This Rough Guide illuminates the fullest-fattest cream of West African music that has passed through the doors of Riverboat Records HQ over the last twenty-five years. Stretching some eighteen countries from Mauritania in the North to Congo in the South, West Africa is a place of many music's. This selection focuses on the powerhouses of Senegal and Mali in the main. Enjoy our handpicked cuts and get ready to get knee-deep in the archive.
Our journey begins with the ever illustrious Nuru Kane of Senegal via Paris. "Afrika" is a bubbling track with tincture of mbalax and gnawa swagger mixed through with influences from Nuru's allegiance to the Baye Fall brotherhood of Sufism. Samba Touré welcomes us to Mali next. "Alabina" reflects the legacy of Ali Farka Touré with bending blues notes and loopy cyclical grooves. Sticking in Mali "Farinya Manji" was recorded by the orchestra of The Bamako School for the Blind – the very same educational institution where superstars Amadou & Mariam first met. There must be something in the water at that school; this track is irresistibly juicy. "Kaye Waxama" explores the Fula traditions from the South of Senegal by songsmith Daby Balde.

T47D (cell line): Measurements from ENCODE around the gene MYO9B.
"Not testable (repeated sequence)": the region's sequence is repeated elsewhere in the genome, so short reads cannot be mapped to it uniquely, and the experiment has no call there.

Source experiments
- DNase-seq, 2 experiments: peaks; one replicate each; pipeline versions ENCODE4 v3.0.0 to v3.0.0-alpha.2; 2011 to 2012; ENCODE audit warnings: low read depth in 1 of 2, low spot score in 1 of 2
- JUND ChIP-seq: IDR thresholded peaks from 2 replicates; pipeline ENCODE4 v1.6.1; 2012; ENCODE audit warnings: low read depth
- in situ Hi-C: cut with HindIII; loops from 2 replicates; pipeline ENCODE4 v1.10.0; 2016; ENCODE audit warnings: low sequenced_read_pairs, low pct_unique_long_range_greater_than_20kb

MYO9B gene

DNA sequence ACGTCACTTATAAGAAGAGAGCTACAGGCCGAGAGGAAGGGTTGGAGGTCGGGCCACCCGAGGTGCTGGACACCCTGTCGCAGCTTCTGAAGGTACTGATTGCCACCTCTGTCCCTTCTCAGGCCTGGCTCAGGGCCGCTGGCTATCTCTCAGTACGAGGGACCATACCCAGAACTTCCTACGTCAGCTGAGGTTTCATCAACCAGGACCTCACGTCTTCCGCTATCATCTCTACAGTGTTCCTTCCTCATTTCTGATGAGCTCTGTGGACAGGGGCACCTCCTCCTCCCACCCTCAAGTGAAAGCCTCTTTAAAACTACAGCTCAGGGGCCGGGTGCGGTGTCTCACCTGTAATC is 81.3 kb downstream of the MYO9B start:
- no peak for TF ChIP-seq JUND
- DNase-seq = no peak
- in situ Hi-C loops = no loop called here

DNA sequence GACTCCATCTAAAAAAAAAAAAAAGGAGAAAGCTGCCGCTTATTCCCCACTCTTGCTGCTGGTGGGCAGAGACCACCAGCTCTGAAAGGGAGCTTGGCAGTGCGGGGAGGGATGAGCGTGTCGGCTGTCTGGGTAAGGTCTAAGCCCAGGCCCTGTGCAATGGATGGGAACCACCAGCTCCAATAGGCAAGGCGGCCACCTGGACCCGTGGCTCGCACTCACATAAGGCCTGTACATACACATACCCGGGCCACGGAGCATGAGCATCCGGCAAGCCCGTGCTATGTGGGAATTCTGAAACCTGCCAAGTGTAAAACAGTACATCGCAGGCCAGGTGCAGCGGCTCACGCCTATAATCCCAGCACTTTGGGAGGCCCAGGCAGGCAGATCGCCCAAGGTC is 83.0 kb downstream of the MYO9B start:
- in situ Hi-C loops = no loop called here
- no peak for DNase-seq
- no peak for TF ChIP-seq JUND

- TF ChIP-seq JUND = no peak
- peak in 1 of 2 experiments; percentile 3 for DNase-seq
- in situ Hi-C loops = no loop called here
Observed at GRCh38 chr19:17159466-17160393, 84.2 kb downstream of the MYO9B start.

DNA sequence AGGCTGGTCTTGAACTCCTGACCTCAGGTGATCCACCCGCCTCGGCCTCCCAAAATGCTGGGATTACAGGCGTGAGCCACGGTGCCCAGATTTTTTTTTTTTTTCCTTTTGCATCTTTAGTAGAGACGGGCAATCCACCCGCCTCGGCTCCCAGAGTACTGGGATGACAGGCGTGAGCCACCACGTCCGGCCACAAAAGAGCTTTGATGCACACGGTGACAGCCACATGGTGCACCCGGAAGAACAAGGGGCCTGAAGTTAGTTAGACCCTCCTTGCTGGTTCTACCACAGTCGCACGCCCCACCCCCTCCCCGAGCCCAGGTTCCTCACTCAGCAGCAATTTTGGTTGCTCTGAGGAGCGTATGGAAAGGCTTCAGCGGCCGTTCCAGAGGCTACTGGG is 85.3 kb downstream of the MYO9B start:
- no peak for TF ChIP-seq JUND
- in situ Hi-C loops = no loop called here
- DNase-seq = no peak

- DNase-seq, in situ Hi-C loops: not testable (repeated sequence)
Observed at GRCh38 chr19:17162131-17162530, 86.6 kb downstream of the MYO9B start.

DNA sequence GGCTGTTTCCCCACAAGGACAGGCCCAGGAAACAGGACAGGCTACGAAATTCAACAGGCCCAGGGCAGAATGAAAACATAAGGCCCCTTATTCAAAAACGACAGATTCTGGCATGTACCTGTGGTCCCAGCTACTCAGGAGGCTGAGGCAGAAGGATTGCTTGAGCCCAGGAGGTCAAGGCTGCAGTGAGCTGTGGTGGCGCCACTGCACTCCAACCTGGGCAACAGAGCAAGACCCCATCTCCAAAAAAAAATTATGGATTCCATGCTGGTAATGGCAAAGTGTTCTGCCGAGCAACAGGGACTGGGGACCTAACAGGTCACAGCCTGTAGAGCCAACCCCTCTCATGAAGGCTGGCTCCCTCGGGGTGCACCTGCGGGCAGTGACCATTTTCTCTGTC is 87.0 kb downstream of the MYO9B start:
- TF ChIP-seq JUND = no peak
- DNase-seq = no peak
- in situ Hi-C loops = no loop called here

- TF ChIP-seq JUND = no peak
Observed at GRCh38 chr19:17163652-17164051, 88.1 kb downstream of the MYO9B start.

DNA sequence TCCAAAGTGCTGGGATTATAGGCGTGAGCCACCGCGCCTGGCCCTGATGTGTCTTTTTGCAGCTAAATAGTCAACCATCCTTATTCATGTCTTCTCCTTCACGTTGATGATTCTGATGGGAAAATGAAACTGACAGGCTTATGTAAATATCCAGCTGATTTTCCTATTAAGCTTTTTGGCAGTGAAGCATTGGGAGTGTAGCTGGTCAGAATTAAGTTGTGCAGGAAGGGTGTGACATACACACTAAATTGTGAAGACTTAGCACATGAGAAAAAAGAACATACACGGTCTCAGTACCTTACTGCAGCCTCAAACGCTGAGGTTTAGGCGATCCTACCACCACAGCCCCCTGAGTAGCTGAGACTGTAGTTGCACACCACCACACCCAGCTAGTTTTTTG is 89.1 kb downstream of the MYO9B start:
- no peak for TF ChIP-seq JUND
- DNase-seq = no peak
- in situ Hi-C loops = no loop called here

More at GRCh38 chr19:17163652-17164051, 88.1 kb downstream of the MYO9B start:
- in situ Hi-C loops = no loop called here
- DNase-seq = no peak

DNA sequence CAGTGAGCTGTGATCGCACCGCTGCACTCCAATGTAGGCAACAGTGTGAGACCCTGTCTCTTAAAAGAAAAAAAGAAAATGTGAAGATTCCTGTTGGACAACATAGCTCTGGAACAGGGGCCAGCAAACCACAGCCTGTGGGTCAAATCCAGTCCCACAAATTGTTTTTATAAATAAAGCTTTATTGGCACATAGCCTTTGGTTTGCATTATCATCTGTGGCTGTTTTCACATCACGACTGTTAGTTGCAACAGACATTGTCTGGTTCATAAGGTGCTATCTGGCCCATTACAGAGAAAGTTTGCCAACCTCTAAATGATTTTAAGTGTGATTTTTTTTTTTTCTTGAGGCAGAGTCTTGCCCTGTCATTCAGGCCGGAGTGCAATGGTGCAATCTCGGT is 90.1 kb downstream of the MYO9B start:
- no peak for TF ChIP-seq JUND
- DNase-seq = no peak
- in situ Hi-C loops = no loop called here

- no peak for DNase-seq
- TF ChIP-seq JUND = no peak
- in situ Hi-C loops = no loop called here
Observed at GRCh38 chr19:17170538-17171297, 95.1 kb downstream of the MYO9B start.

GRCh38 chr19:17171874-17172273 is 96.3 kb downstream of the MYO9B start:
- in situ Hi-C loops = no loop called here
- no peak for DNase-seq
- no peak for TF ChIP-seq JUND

Etran Finatawa's "Kel Tamasheck" reflects the roots of two Saharan nomadic peoples joined together in music-making, the Woddaabe and Tuareg. Bamako's blues bad-boy Anansy Cissé delivers gentle track "Fati Ka" next bolstering Mali's offering on this album. The Bidjoi Sisters offer up the relaxed track "Chantal," produced by Sally Nyolo. Mory Kanté from Guinea shot to fame with his danceable, fast-paced popped-up music, the vibe on "Mama" is no exception to his trademark style.